Huron Passage is part of a larger work by McMichael titled "Great Lakes Voyage." She has cleverly woven together four Great Lakes folk tunes including The Huron Carol Hoot Owl Song, What Do You Do With a Drunken Sailor? and Once More A-Lumbering Go.
Genre: Band | # of Players: Standard
Level: 3 | Duration: 4:00
Clarinet in Bb 1
Clarinet in Bb 2/3
Alto Saxophone 1/2
Trumpet in Bb 1
Trumpet in Bb 2/3
Horn in F 1/3
Horn in F 2/4
Percussion 1 (snare drum, bass drum, suspended cymbal)
Percussion 2 (low tom or field drum, tambourine, triangle)
Great Lakes Voyage was commissioned to celebrate the memory of Andy Anderson, a charter member of the Bay Concert Band. The charge was to create a piece that would have special meaning for the band, and one that Andy would have enjoyed playing. Great Lakes folk song themes seemed a natural topic. The tunes chosen include:
I. Bigler’s Crew
II. Low Bridge, Everybody Down (commonly known as The Erie Canal, written by Gov. Thomas Allen of NY in 1913)
III. Nearer, My God, To Thee (Sarah F. Adams, 1841), The Persia Crew, also known as Lake Huron’s Rockbound Shore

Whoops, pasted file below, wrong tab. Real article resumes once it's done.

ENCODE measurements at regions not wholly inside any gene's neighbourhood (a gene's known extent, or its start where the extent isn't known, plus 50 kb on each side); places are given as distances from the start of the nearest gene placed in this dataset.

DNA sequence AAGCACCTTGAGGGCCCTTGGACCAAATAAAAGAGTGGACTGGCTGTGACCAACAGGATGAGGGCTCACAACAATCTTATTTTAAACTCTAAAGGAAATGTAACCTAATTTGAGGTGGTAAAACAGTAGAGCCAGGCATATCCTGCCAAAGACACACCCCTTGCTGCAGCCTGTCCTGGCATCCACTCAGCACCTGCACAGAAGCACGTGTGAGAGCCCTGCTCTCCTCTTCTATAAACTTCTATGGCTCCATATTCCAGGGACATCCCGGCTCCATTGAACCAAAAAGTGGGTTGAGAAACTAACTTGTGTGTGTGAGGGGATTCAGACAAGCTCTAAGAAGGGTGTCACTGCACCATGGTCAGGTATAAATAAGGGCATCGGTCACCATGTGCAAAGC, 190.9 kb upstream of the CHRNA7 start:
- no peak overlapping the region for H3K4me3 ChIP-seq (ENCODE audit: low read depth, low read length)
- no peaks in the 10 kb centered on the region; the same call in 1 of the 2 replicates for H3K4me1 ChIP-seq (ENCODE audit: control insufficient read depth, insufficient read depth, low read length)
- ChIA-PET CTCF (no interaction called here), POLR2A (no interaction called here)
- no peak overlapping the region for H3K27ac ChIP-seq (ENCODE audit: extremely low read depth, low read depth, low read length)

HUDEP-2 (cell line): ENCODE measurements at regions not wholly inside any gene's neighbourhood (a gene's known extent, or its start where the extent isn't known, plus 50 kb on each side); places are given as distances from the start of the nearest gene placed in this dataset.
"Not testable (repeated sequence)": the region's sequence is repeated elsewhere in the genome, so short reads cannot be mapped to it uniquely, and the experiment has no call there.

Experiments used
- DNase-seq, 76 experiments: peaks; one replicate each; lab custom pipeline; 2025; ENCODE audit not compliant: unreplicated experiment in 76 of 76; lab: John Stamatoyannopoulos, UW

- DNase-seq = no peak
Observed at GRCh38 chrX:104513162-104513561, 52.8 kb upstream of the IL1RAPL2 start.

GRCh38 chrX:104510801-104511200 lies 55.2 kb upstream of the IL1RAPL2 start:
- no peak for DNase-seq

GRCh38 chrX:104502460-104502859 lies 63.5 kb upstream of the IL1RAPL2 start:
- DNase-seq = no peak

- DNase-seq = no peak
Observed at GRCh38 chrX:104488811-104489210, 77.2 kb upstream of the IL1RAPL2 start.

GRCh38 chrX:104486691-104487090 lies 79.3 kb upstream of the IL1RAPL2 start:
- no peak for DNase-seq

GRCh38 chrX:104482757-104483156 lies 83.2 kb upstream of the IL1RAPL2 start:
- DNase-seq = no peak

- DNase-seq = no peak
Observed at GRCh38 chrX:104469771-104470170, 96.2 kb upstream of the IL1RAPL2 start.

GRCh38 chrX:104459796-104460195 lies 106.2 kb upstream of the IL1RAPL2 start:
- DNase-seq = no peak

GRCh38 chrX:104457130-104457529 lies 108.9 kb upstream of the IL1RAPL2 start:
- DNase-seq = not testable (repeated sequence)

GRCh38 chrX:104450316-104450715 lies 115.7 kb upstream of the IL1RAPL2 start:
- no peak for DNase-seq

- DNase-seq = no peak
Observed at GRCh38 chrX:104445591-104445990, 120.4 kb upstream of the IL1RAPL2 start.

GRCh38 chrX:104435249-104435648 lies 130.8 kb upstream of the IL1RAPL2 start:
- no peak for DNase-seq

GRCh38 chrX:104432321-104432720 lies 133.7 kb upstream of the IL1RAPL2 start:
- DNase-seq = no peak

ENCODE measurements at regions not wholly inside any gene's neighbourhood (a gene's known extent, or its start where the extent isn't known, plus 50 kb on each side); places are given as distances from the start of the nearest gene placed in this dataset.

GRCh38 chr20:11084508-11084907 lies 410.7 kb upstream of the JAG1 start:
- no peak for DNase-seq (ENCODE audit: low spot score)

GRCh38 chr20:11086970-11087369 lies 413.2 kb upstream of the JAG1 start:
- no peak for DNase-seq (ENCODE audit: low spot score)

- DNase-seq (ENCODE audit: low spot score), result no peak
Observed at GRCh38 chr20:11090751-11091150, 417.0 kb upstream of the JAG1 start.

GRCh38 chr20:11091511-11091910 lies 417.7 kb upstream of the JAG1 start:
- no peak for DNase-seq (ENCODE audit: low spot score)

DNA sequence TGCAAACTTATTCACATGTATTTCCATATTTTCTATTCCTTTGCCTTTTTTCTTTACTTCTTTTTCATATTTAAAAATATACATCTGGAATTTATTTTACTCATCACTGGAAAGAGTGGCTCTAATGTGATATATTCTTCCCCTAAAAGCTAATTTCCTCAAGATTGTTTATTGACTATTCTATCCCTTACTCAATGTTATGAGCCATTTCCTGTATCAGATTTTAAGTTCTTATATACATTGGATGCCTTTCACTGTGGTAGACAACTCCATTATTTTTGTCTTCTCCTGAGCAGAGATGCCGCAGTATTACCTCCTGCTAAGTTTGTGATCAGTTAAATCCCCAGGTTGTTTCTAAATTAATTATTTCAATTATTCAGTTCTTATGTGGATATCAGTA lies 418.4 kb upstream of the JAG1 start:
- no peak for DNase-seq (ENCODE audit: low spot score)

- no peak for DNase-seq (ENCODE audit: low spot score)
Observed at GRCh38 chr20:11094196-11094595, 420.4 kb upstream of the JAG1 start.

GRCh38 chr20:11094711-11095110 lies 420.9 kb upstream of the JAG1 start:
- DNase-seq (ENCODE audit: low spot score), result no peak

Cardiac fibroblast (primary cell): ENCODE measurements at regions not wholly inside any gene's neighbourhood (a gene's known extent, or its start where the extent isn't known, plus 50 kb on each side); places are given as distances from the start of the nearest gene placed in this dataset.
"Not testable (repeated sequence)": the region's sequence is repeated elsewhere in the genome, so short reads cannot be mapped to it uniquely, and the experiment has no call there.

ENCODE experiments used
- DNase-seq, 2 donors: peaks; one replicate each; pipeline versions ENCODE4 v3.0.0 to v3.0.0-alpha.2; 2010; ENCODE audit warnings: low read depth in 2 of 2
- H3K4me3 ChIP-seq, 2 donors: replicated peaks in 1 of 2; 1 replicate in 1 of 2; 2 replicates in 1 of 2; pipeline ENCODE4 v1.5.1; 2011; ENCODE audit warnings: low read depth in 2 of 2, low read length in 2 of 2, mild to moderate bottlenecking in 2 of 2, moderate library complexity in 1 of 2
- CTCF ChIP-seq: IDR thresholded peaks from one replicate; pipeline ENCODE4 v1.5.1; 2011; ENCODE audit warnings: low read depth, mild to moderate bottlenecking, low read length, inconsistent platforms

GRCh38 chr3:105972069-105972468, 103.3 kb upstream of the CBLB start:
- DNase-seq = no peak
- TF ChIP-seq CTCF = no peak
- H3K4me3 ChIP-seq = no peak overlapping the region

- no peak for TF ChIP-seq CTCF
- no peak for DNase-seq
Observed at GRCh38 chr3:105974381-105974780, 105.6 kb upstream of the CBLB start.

IV. The Huron Carol (French Canadian Tune), Hoot Owl Song (Chippewa/Objiwa, collected by Gertrude Prokosch Kurath), What Do You Do With a Drunken Sailor and Once More A-Lumbering Go (collected by Earl Clifton Beck)
‘Twas the moon of wintertime, when all the birds had fled,
That mighty Gitchi Manitou sent angel choirs instead;
Before their light the stars grew dim and wandering hunters heard the hymn:
“Jesus your King is born, Jesus is born, in excelsis Gloria.”
Hoot Owl Song
(Ning-o-sa = I’m afraid of, Kukuku’u = owl, Wabikuku = great white owl)
What do you do with a drunken sailor (3x) / Ear-lai in the morning?
Once More A-Lumbering Go
Come all you sons of freedom that run the Saginaw stream,
Come all you roving lumber boys and listen to my there:
We’ll cross the Titabawassee, where the mighty waters flow,
And we’ll range the woods of Michigan, once more a-lumbering go, and once more a-lumbering go.
And we’ll range the woods of Michigan, once more a-lumbering go.